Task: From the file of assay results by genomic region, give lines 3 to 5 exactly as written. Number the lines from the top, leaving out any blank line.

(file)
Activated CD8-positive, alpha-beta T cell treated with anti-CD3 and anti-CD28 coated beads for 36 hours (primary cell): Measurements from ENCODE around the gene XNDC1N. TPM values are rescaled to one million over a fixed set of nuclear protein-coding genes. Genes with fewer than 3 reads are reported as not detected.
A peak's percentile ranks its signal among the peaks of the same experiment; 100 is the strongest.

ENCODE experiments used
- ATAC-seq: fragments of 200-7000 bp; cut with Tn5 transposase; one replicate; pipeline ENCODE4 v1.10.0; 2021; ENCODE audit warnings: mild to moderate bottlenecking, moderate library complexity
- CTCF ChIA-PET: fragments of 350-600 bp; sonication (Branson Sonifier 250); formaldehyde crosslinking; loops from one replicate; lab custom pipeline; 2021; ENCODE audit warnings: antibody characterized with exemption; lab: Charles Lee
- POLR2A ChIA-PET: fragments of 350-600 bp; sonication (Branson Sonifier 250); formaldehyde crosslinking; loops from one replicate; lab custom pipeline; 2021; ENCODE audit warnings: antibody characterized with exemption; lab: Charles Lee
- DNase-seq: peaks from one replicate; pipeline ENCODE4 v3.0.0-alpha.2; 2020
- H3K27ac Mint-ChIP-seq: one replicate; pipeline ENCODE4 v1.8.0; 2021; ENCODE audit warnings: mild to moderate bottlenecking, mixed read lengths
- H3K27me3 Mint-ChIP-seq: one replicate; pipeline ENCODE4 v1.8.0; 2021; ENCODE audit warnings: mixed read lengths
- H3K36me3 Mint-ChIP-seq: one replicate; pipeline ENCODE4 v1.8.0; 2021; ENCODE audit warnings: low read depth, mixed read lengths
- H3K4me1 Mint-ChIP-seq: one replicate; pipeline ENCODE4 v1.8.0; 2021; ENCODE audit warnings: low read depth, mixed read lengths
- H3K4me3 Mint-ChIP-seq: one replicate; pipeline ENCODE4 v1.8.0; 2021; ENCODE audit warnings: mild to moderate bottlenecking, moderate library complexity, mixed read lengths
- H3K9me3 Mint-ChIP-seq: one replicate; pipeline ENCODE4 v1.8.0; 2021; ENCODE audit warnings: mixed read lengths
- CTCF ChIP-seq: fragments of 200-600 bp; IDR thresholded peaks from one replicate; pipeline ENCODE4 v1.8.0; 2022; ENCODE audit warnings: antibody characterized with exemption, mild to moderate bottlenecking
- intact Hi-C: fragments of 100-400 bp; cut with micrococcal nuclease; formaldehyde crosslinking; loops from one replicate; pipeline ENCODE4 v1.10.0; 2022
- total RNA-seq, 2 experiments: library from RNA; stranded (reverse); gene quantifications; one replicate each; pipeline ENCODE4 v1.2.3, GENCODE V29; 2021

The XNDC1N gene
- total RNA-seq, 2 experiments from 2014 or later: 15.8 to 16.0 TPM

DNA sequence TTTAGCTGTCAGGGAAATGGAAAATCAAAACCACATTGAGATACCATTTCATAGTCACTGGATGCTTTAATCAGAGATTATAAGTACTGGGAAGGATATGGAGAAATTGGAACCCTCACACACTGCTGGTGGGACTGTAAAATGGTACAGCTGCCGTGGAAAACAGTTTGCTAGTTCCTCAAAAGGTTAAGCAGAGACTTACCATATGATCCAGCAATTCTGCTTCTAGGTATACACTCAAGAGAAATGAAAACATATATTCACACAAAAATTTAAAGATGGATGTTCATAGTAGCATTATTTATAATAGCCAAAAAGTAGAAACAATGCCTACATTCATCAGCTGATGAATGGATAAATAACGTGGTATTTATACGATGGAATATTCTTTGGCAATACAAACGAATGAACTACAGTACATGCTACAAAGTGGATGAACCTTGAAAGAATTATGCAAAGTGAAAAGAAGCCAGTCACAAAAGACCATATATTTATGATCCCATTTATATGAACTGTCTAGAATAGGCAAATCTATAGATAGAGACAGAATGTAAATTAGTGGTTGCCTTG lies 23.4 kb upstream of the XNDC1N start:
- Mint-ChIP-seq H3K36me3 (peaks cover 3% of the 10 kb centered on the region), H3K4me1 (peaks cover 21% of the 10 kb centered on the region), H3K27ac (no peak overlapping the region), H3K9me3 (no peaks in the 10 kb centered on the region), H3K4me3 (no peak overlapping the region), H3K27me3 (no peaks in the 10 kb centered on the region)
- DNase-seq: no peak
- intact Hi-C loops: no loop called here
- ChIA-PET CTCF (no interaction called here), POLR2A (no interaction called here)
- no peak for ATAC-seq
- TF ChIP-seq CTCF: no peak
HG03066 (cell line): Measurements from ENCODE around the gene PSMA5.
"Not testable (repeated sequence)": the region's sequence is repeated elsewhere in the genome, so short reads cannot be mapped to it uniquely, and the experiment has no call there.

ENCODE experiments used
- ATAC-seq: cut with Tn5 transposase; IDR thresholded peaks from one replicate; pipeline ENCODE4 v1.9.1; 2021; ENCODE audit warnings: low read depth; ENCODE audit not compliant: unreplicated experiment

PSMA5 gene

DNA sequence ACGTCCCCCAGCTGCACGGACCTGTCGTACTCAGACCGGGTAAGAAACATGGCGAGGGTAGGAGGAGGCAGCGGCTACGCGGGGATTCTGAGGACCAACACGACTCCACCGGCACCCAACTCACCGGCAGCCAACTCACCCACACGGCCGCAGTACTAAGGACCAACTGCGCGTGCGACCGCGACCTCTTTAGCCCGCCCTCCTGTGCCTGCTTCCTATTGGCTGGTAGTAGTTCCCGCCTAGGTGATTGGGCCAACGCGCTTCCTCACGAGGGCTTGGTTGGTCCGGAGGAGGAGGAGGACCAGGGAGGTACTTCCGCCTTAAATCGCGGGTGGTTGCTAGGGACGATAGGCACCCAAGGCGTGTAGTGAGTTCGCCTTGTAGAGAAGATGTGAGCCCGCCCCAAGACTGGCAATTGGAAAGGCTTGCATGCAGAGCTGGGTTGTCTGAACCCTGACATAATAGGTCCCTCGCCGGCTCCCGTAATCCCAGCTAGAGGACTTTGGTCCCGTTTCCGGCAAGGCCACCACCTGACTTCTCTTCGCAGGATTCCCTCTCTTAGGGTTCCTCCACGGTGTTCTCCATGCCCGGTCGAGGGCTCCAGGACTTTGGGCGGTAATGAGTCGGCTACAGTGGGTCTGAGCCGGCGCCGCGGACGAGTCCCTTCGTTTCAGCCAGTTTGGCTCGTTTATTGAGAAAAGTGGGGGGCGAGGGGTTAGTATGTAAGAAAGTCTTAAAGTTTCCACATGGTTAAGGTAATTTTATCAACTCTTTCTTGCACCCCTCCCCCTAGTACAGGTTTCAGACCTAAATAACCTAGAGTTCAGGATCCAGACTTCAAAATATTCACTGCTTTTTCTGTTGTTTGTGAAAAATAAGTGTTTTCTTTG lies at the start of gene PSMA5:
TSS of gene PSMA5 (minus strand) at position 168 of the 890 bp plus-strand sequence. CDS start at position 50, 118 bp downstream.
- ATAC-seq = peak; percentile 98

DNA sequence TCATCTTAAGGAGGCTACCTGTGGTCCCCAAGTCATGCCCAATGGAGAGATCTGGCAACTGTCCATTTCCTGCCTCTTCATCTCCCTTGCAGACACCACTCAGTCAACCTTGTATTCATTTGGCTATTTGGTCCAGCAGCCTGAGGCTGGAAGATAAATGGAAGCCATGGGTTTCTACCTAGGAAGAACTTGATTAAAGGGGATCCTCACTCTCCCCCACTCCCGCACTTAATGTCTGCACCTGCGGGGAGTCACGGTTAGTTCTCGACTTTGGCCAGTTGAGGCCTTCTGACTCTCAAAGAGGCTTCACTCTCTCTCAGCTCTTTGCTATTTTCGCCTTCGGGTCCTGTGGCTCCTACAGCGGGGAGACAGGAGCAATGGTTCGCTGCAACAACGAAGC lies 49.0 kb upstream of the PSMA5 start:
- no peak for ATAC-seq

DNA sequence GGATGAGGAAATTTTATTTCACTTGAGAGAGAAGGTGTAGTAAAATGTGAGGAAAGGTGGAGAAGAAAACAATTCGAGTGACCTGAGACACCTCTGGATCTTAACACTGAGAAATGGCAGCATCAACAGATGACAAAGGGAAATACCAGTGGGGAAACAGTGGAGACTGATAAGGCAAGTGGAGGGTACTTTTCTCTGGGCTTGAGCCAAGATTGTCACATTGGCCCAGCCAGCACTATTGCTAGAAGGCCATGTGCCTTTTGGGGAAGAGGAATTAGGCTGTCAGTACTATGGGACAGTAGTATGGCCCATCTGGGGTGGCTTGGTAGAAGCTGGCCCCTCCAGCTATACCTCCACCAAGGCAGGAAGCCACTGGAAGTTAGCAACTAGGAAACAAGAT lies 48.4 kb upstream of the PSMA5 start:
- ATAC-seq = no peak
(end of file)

ENCODE experiments used
- ATAC-seq: fragments of 200-7000 bp; cut with Tn5 transposase; one replicate; pipeline ENCODE4 v1.10.0; 2021; ENCODE audit warnings: mild to moderate bottlenecking, moderate library complexity
- CTCF ChIA-PET: fragments of 350-600 bp; sonication (Branson Sonifier 250); formaldehyde crosslinking; loops from one replicate; lab custom pipeline; 2021; ENCODE audit warnings: antibody characterized with exemption; lab: Charles Lee